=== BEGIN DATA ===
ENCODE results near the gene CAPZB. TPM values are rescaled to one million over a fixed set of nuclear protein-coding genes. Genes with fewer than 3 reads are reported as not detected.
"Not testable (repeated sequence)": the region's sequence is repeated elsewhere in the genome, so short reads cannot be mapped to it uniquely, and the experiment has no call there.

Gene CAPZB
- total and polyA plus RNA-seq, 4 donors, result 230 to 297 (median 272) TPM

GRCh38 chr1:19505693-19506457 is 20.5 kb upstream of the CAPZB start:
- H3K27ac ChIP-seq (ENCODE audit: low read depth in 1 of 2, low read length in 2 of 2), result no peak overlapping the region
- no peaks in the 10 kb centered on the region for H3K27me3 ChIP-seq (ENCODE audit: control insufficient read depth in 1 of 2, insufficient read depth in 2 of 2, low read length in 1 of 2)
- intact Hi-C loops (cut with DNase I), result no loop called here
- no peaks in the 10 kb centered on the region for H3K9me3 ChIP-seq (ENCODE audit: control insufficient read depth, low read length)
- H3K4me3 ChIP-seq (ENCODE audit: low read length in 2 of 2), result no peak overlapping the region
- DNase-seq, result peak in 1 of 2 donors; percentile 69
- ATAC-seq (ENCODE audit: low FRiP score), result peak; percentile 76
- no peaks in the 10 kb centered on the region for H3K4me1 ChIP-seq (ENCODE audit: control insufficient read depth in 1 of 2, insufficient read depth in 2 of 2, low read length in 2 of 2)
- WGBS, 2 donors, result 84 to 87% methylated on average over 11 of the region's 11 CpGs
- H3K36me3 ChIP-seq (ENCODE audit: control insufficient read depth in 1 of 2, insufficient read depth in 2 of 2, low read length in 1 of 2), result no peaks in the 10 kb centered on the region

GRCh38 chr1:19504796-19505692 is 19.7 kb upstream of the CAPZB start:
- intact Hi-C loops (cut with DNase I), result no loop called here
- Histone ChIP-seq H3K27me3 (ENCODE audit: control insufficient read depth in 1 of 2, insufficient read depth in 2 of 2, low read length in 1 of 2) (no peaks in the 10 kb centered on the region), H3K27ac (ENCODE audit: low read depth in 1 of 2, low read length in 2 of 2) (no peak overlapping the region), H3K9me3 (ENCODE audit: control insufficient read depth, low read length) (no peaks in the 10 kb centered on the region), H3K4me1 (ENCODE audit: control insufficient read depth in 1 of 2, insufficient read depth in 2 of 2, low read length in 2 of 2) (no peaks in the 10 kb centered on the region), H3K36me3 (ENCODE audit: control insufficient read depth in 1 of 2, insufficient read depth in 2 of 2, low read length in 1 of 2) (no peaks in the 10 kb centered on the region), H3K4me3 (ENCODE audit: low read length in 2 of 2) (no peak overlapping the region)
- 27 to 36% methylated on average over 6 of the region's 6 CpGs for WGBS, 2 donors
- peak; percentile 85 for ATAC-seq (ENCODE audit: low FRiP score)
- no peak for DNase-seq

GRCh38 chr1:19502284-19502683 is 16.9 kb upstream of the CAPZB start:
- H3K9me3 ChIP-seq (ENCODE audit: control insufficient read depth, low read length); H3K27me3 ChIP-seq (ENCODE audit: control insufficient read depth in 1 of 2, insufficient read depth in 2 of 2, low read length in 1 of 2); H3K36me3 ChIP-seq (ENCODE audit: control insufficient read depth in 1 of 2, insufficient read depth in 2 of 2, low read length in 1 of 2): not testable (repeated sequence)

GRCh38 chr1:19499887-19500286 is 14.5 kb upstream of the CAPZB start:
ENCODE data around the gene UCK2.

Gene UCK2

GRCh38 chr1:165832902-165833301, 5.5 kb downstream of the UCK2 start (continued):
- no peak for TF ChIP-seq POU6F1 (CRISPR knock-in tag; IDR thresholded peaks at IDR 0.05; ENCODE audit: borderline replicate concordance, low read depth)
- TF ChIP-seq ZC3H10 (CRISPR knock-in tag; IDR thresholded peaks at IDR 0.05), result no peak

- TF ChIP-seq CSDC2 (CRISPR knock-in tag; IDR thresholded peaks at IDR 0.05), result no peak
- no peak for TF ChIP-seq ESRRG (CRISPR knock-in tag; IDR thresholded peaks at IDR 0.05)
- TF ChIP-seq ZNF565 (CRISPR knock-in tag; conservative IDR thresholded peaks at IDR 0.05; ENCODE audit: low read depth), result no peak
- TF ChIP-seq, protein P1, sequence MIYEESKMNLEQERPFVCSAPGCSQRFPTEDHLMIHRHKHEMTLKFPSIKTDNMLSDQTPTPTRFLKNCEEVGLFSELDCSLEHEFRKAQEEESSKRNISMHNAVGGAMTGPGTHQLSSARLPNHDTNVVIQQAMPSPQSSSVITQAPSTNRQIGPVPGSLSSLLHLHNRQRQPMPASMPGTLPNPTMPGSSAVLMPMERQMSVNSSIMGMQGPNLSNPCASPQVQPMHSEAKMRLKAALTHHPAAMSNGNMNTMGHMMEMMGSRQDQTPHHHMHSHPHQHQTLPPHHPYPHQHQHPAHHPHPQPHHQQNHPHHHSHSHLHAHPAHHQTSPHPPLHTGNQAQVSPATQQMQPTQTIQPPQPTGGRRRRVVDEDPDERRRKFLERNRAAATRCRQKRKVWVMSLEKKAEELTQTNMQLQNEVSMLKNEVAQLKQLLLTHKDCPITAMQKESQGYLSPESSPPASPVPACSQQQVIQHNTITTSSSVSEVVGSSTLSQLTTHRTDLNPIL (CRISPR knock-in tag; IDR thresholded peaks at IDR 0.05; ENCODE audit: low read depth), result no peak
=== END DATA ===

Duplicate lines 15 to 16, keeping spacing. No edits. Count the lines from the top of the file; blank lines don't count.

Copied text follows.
- H3K36me3 ChIP-seq (ENCODE audit: control insufficient read depth in 1 of 2, insufficient read depth in 2 of 2, low read length in 1 of 2), result no peaks in the 10 kb centered on the region

GRCh38 chr1:19504796-19505692 is 19.7 kb upstream of the CAPZB start: